In the following months, the both Saddington and Stephenson argued each design change that, but in the end, the American’s E50 2+2 proposal was enlarged in to match the 1995 Evolution proposal – all in the interests of practicality. The difficulty was that in the background of this uncertainty over the packaging of the new Mini, the project management and engineering was now being handled by Germany – and Stephenson, a BMW employee working within Rover – was proving to be the object of a fair amount of suspicion. Because of this Munich-Gaydon infighting was beginning to prove counterproductive, in May 1996 the entire project was handed back to Rover, the project was renamed R50 and it got a new project director, Chris Lee.
If the intra-departmental infighting had proved counter-productive, the hand-over to Rover opened up a further can of worms. The engineering team at Munich found the decision dented their pride considerably – and the man chosen to oversee the handover, BMW’s development chief, Burkhard Goeschel rushed the task unnecessarily. Chris Lee had told his opposite number that he would need six weeks to gather up a team and get the project running up to speed, but according to an insider, and reported in Autocar magazine, Goeschel replied, ‘Chris, you don’t understand. When I get off the plane in Munich all work will have already stopped.’ BMW had disentangled themselves from the R50 project, and to make matters worse, when Gaydon started work on it, they found many parts of it unfinished or in a state of disarray.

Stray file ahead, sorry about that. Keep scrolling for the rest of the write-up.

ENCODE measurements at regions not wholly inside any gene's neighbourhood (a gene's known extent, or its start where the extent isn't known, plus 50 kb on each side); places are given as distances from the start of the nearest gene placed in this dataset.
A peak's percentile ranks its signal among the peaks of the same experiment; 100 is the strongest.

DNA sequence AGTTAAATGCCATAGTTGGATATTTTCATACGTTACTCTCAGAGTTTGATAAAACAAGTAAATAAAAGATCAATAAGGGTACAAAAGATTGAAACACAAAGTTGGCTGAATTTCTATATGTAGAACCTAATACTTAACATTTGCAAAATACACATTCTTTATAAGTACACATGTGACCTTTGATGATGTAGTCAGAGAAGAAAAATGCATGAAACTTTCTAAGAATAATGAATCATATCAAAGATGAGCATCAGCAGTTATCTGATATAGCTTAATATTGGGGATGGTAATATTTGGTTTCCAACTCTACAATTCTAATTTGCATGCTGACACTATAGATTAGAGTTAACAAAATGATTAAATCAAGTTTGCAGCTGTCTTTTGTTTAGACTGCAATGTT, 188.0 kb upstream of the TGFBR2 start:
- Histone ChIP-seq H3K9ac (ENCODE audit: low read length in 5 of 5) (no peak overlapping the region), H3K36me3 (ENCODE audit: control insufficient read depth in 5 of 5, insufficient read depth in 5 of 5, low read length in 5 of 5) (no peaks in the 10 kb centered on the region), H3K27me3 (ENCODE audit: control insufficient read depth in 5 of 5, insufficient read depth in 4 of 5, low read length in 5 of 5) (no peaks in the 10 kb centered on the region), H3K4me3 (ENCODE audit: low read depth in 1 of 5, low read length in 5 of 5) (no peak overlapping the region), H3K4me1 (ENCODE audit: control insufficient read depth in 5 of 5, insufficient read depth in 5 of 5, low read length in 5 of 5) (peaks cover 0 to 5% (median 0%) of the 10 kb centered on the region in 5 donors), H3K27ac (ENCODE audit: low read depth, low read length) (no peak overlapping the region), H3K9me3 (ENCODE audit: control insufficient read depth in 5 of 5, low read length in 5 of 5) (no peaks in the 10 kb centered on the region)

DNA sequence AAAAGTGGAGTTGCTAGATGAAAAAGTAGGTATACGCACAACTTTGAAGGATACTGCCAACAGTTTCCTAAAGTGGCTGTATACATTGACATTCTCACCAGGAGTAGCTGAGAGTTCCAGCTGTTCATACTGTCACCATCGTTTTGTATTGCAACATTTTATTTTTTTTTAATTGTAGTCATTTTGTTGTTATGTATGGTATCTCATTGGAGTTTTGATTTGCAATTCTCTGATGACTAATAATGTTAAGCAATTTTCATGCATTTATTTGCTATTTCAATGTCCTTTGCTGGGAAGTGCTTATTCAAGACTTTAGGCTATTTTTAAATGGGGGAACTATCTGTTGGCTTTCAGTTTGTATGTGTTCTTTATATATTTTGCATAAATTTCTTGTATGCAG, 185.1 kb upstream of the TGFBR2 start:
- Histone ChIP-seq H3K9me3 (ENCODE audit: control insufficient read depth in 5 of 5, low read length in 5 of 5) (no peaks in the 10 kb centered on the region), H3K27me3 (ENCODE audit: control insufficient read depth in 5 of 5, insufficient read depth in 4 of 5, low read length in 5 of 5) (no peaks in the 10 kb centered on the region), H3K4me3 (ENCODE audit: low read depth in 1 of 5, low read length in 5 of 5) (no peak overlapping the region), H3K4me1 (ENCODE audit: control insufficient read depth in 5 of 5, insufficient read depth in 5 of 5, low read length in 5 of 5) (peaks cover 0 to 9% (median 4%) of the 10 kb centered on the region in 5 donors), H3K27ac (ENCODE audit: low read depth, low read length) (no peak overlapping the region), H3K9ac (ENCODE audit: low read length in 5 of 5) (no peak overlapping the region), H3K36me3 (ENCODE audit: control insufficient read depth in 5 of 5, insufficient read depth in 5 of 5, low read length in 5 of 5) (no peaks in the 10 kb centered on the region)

What they inherited at Rover was a BMW platform – as defined in 1995, it featured struts up front and a Z-axle at the rear. The engine and gearbox had yet to be decided, but worse than this, no one had told Moulton and BTR Development that their work on the Mini was no longer required. This was a criminal offence committed against Moulton, simply because his second Mini-based prototype, the ‘Minki II’, was proving more than capable of getting the job done. Ironically, it was alongside BMW engineers that this mule took shape – and running a K-Series engine, it was proving to be a more than effective tool. In fact, the Minki II had met all the targets asked of it by BMW, when sadly, in September 1996, the call came from BMW that their services were no longer required.